3.8 We expect a range of options to emerge, examples could include:

3.8.1Sharing premises and customer service staffing costs with other local organisations or agencies, either in existing library buildings or in partners’ buildings in the same community;

3.8.2Commissioning other service providers to deliver library services on a full or part time basis.

3.8.3Commissioning local communities to take over local service delivery—through a volunteering model supported by Kent County Council.

3.9 We believe that other ideas and options will emerge and we will be open to looking at all suggestions and will seek specific solutions for each community.

3.10 This process is at a very early stage at this time but we are seeing a real appetite for this debate. This bottom up approach will need to be brought together into a coherent plan for library services in Kent that is responsive to the wishes of local people but also enables us to fully exploit the economies of scale and the level of expertise deliverable across an authority as large as Kent County Council. This is not an insignificant challenge but one that an authority with our track record and reputation is more than able to meet.

4. The effectiveness of the Secretary of State’s powers of intervention under the Public Libraries & Museums Act 1964

4.1 We do not believe that the current mechanisms for the Secretary of State to intervene are effective.

4.1.1On the one hand, the current process is inconsistent with the localism agenda. Without significant additional resource, it is not possible for the DCMS, or ACE (Arts Council England) on their behalf, to have the detailed knowledge and understanding of local needs and wishes that a local authority will hold through its local councillors and staff.

4.1.2With the increasing use of the Judicial Review process by local people, local authorities are put in double jeopardy when making changes to library services, through Public Inquiry initiated by the Secretary of State and through the Judicial Review process.

4.1.3We recognise that there needs to be a process to deal with local authorities deemed to be in breach of their statutory responsibility. However, the current process means the authority has to invest significantly in strategic review, development of service change proposals, public consultation and formal decision making before the Secretary of State takes a decision whether or not to intervene. The process of intervention through Public Inquiry is hugely costly to the public purse and delays implementation of the authority’s proposals, and potential savings, while the process is completed.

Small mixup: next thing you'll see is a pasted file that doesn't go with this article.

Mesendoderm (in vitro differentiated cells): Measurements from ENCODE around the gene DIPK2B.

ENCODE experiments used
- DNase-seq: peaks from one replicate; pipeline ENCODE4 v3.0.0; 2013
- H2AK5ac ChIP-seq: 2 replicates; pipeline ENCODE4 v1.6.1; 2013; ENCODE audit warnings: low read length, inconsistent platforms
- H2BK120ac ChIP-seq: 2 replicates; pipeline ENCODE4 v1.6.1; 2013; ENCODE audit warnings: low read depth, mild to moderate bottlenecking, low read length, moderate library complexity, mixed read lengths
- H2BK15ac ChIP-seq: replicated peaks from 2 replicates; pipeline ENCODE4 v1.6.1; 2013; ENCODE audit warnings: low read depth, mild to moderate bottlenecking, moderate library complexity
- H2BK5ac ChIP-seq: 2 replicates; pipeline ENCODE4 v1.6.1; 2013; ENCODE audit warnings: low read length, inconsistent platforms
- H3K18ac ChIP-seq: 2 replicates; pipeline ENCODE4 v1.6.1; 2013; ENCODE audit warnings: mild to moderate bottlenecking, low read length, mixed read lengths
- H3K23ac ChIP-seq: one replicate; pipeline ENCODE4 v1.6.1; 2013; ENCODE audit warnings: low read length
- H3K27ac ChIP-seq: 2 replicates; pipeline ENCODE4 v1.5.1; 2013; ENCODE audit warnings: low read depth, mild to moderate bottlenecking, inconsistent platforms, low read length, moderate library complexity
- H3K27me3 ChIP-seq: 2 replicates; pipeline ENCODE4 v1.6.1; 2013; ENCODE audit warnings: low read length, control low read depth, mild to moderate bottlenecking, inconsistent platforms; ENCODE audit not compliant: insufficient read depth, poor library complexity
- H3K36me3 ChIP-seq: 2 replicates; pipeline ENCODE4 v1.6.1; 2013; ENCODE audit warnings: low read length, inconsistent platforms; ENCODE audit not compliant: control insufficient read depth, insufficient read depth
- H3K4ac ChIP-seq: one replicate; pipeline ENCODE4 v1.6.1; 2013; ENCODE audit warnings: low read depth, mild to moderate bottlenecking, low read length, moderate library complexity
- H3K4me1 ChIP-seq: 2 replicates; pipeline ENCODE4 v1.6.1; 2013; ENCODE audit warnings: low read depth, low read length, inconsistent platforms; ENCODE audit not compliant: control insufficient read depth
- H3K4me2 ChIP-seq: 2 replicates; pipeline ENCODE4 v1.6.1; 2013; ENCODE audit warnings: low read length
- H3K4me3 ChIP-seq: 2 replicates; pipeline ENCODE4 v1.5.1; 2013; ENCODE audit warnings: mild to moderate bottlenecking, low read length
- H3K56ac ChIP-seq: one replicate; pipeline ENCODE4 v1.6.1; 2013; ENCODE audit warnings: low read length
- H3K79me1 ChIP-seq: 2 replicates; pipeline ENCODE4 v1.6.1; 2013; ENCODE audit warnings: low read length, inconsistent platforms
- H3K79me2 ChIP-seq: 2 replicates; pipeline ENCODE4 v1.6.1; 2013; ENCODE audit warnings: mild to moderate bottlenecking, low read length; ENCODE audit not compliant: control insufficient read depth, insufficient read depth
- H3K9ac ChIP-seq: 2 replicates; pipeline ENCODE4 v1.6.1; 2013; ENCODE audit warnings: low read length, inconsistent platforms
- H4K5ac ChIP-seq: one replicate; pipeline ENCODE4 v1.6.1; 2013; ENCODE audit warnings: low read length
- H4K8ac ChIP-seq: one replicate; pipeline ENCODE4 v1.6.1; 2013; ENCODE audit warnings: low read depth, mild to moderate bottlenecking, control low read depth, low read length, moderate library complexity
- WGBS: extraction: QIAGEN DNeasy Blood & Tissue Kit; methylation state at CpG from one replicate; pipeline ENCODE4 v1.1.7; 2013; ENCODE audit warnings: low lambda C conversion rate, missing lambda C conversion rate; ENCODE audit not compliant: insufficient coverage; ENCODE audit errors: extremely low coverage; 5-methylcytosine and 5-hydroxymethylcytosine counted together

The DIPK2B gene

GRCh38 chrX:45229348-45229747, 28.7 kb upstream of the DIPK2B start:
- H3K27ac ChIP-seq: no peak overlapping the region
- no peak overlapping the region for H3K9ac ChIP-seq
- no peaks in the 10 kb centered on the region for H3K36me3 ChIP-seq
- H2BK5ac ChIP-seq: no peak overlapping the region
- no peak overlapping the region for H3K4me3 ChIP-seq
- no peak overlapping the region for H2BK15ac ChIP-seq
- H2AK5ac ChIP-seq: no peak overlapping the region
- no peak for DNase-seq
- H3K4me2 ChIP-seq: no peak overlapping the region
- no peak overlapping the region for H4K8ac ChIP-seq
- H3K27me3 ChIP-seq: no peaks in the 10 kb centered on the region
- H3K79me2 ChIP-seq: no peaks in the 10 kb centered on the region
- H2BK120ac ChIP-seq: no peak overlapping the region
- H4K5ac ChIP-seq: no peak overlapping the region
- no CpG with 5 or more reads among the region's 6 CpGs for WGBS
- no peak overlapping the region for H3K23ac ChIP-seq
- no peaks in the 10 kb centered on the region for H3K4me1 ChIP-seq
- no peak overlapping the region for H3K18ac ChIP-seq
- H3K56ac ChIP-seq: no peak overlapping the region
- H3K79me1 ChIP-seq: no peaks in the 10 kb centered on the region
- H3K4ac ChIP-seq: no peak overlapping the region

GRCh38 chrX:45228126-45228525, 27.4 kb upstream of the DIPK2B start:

4.1.4If a process other than Judicial Review is needed to enforce the legislation, would it be better if the DCMS or ACE were tasked with engaging in a dialogue much earlier with local authorities planning such reviews? Such a process would need significant resource on the part ACE and DCMS, especially at this time when so many authorities have or are fundamentally reviewing their library services.

5. Conclusion

5.1 We hope that Kent County Council’s submission adds to the debate initiated by the Select Committee and look forward to reading the findings that emerge. The Committee will be aware that all local authorities are facing challenging objectives to maintain much loved public library services, while finding creative ways to support economic recovery by reducing costs. Many Library Authorities have already completed their strategic reviews and are in the process of implementing changes to service provision. Others, like us, are earlier in the process. We are committed to seeking all possible intelligence to inform our debate and the findings of the Select Committee will form part of this research. However, as the Committee would expect, Kent County Council’s overriding responsibility is to the people of Kent and whatever decisions we take to ensure the future of our library services will be primarily informed by local people.

5.2 We would be happy to provide more information if the Committee should wish.

January 2012

Prepared 5th November 2012